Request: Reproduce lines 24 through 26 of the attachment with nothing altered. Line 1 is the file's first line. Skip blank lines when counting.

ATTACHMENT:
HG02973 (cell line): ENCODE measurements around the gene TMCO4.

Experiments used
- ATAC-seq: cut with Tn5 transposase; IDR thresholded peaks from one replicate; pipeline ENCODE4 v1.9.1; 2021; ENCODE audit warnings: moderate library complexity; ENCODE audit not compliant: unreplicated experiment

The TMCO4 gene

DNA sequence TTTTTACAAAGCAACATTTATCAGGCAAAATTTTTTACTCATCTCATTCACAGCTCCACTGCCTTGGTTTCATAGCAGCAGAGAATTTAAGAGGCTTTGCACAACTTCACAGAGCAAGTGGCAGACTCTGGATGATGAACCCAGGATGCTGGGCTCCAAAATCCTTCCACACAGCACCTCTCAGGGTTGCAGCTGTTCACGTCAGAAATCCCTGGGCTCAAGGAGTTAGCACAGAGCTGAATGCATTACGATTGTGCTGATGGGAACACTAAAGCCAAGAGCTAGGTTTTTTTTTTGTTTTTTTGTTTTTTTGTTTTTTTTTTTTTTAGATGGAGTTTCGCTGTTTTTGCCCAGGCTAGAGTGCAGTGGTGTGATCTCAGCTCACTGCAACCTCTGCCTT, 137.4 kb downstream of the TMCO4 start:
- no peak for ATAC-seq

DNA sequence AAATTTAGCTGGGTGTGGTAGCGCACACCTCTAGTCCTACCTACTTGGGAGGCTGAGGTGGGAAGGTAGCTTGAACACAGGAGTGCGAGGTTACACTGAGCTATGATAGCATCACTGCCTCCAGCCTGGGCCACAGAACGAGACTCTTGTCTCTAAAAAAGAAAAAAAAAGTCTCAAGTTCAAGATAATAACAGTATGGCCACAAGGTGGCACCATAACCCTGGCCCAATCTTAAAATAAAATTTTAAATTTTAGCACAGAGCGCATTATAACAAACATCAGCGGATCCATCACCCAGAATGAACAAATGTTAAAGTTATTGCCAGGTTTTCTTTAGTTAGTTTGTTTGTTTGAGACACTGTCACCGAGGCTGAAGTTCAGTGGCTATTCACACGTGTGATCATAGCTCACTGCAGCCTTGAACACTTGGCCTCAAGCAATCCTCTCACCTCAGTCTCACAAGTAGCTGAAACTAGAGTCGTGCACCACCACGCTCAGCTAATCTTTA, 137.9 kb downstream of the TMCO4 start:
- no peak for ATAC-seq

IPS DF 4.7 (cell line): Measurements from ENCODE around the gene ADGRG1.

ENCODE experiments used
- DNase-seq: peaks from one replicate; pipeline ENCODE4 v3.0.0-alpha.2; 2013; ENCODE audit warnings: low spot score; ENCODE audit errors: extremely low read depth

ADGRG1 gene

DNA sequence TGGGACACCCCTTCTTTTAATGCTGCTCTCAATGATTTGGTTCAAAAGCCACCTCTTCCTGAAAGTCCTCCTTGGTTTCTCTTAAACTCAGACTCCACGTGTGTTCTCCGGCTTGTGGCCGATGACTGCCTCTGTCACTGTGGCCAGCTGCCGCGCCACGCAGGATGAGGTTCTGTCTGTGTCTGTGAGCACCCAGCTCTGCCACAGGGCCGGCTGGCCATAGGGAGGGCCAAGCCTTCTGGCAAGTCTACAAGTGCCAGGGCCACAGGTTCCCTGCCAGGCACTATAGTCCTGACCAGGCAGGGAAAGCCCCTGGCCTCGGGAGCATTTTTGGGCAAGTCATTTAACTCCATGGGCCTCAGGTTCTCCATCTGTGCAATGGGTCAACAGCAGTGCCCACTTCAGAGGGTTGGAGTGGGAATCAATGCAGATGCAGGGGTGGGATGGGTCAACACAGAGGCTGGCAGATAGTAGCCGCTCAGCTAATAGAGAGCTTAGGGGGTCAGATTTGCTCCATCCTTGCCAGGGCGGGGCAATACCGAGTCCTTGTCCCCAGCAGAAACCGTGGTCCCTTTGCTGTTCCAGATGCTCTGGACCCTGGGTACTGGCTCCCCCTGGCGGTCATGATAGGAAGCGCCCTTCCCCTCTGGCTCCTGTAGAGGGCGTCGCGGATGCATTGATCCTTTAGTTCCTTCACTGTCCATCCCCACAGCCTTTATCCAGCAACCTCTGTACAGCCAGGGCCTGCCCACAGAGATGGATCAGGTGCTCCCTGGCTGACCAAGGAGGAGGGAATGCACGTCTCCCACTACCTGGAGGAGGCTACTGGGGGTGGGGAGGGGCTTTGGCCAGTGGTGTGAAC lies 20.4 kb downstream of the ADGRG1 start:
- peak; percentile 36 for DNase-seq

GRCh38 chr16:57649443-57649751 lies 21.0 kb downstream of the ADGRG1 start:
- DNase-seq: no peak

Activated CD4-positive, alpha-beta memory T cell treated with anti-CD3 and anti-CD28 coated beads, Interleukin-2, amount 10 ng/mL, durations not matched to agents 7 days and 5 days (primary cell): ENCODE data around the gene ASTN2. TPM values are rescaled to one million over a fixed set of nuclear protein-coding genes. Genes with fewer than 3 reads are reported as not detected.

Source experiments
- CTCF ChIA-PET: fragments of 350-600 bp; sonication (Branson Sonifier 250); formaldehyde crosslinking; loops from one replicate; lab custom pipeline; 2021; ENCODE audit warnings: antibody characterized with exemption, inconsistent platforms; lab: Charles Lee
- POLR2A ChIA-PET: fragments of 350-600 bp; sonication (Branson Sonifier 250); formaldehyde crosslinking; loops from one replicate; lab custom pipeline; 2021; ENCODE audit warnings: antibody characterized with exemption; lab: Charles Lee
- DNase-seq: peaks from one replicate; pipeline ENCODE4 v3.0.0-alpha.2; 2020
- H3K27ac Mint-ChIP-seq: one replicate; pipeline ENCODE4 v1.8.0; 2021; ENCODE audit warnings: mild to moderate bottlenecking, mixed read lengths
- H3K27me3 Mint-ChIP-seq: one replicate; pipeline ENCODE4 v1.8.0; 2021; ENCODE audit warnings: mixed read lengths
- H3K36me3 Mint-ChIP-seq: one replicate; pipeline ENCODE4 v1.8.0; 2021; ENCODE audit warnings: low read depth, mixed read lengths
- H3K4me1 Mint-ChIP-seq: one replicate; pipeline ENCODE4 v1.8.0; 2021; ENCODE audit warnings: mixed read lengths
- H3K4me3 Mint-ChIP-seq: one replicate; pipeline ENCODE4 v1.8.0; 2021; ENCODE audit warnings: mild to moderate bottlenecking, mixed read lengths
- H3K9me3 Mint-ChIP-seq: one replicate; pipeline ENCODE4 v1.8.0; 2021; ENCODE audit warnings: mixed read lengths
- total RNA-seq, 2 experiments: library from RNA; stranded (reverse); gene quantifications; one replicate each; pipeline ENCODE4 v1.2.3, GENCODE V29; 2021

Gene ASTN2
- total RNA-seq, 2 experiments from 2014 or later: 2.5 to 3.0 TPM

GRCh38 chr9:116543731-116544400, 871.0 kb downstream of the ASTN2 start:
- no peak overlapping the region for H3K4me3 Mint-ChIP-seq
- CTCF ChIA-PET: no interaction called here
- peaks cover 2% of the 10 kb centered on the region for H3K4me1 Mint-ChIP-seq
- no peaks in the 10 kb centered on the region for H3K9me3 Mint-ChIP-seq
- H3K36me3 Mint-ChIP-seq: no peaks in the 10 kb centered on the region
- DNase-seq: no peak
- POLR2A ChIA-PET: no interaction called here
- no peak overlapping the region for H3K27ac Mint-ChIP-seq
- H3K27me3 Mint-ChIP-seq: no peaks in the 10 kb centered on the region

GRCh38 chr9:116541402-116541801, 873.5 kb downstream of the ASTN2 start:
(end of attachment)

- H3K36me3 Mint-ChIP-seq: one replicate; pipeline ENCODE4 v1.8.0; 2021; ENCODE audit warnings: low read depth, mixed read lengths
- H3K4me1 Mint-ChIP-seq: one replicate; pipeline ENCODE4 v1.8.0; 2021; ENCODE audit warnings: mixed read lengths
- H3K4me3 Mint-ChIP-seq: one replicate; pipeline ENCODE4 v1.8.0; 2021; ENCODE audit warnings: mild to moderate bottlenecking, mixed read lengths